New section 92A of Copyright Act does a far better job of balancing civil liberties and copyright enforcement.
Commerce Minister Simon Power released a statement revealing an intended framework and policy to replace Section 92A of the Copyright Act. This section, meant to come into force this year, was suspended after a broad coalition of rights holders, ISPs, and stakeholders opposed the original vague and ill-defined wording.
The original text of the legislation did not specify how it was to be implemented nor the process around how infringement should be handled. It burdened ISPs with the responsibility to negotiate with rights holders on a process and penalties, while dictating that they must implement account termination. It removed the right of the accused to defend themselves against the accusations and made ISPs both judges and executioners. Furthermore it made ISPs liable if they failed to implement these hazy requirements correctly.
David Zanetti, Tech Liberty, “Once negotiations on the original S92 framework had broken down between ISPs and rights holders, it was clear the legislation was not going to work. It provided no party with a fair and consistent process for handling the infringement of rights”.
At initial interpretation, the new intended framework corrects most of the problems identified and provides a fair and consistent process for rights holders to engage with ISPs and the courts to address infringement activities.
Tech Liberty is pleased to see the restoration of the courts as the only body which can impose penalties, and that the process retains the right to privacy, with ISPs passing notices back and forth rather than being obliged to give up account details to rights holders.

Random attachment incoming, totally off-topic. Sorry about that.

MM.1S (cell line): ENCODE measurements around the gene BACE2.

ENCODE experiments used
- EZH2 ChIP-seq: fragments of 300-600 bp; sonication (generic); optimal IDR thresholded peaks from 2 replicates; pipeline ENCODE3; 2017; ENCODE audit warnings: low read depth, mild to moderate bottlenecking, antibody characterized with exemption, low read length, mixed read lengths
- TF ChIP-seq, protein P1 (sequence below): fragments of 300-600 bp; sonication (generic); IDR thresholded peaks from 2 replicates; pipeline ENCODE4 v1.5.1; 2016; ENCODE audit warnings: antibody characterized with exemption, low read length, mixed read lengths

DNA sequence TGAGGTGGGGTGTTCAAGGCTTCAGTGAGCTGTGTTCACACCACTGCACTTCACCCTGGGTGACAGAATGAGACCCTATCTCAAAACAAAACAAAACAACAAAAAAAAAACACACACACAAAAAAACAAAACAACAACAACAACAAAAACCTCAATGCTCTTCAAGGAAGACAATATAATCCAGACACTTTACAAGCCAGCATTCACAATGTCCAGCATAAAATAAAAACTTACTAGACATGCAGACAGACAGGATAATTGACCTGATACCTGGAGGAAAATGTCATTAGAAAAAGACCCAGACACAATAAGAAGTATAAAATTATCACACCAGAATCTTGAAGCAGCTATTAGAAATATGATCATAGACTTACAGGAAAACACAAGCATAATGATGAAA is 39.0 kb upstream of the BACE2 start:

While disconnection is now a last resort, we are concerned that this remains an option as the Internet is a primary way for people to interact with civil society. There is also too much chance that disconnection will end up punishing more than the offender. The paper released today admits that there may be Bill of Rights implications with disconnection.
Thomas Beagle, Tech Liberty spokesperson, “While we will need to see the final wording of the legislation, the new process seems fairer and respects key civil liberties such as the right to a fair trial, something that the old legislation failed to do.”
Tech Liberty remains concerned that the Anti-Counterfeiting Trade Agreement (ACTA) will require further changes. While ACTA has not yet been publicly released, officials admit that New Zealand laws may have to be changed to meet ACTA obligations.
David Zanetti, Tech Liberty, “ACTA will have its own processes that could undo the progress here. We caution the Government that, having consulted the public to develop a better solution, it would be a mistake to take a step backwards because of ACTA.”
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